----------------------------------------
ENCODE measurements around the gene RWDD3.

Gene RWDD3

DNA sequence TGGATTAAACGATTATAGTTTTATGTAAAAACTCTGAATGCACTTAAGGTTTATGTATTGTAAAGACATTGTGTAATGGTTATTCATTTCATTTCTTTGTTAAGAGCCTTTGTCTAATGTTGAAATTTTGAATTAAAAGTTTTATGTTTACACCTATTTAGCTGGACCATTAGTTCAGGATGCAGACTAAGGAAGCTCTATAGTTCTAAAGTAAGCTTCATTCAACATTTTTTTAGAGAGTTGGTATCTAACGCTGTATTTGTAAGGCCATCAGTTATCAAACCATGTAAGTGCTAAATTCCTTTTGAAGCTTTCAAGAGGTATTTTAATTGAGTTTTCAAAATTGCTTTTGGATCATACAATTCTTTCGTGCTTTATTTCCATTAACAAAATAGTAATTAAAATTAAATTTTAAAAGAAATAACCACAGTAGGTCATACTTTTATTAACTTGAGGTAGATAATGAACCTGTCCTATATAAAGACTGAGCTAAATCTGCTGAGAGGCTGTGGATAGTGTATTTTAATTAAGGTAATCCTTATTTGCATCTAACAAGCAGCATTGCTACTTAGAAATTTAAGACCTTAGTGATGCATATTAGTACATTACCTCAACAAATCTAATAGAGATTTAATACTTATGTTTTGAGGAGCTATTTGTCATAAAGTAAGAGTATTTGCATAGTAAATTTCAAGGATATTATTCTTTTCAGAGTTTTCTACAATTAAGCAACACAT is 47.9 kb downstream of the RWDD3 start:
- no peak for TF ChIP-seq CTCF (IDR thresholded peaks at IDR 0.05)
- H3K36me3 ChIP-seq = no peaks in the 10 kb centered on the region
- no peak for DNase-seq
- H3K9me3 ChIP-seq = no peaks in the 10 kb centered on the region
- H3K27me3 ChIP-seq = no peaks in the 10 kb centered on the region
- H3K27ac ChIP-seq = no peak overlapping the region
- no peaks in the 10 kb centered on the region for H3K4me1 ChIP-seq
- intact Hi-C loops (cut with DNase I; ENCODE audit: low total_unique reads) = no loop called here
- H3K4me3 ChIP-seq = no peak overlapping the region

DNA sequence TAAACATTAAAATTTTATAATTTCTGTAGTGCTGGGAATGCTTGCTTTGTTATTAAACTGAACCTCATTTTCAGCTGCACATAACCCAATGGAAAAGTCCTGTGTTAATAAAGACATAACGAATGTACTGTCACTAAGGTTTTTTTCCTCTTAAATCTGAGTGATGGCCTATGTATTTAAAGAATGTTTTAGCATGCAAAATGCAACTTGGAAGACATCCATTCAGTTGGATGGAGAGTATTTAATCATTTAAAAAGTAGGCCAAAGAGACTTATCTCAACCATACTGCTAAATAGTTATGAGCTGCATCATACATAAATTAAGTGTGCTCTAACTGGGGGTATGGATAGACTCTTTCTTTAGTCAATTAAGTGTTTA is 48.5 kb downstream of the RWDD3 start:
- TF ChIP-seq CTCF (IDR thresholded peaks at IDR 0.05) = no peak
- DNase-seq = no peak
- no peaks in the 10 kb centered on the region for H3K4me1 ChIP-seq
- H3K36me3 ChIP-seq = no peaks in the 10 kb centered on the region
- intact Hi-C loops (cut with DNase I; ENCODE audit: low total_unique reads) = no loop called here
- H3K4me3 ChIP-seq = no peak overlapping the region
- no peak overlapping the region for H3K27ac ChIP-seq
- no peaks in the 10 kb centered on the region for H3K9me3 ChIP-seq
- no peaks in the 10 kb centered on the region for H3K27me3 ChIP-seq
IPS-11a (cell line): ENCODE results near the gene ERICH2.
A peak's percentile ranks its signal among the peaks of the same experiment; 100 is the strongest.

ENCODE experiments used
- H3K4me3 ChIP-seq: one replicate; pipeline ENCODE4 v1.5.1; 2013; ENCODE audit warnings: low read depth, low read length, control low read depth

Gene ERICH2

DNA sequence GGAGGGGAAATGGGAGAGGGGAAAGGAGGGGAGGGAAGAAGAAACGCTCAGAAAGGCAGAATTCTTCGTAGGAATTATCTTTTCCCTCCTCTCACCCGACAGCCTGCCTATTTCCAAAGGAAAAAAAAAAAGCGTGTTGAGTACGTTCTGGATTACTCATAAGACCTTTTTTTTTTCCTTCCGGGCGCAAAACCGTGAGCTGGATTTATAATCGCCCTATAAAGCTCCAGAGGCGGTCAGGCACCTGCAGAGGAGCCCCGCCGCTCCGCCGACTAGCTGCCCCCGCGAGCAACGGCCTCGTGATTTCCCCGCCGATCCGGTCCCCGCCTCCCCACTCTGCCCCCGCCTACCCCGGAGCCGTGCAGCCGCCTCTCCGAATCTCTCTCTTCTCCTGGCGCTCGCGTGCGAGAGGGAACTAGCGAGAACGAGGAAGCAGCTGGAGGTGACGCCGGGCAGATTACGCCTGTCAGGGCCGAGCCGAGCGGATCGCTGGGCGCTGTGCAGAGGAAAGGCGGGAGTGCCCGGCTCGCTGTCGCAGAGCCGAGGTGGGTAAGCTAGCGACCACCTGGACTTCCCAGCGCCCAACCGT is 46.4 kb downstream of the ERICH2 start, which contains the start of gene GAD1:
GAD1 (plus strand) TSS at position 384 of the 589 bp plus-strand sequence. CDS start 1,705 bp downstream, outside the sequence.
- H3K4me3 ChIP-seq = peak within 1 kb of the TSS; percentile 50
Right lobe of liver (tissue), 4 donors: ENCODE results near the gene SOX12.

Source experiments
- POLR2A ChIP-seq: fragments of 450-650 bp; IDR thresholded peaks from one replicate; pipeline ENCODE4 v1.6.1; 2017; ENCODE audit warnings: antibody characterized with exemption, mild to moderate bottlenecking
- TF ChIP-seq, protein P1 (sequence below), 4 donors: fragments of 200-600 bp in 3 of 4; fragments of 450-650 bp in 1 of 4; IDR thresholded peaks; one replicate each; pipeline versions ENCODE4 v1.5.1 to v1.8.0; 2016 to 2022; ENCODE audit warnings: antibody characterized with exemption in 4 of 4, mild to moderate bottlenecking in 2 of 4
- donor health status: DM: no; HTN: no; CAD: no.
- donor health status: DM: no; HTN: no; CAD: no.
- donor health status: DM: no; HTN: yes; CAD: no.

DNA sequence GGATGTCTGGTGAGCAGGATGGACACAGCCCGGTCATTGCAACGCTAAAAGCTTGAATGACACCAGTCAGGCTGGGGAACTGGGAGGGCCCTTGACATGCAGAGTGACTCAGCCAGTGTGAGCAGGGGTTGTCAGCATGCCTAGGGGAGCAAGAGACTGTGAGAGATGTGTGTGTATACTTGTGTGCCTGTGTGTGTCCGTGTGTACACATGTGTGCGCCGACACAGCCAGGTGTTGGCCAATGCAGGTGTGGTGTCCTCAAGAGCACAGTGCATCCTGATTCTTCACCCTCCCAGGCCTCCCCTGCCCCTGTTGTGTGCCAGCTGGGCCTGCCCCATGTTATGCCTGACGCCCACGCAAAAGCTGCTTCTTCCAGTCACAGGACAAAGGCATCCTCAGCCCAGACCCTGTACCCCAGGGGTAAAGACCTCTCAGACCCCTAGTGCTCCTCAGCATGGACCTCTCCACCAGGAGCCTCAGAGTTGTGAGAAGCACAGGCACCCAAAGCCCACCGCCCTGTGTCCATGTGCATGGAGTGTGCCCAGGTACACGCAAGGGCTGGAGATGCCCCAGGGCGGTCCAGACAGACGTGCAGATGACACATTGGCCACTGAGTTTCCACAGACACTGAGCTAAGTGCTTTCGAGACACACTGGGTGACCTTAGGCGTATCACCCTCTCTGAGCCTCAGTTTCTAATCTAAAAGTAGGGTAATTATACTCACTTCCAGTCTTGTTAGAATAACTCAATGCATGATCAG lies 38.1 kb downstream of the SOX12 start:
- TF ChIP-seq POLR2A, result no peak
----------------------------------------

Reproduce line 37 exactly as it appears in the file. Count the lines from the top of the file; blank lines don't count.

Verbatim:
- donor health status: DM: no; HTN: yes; CAD: no.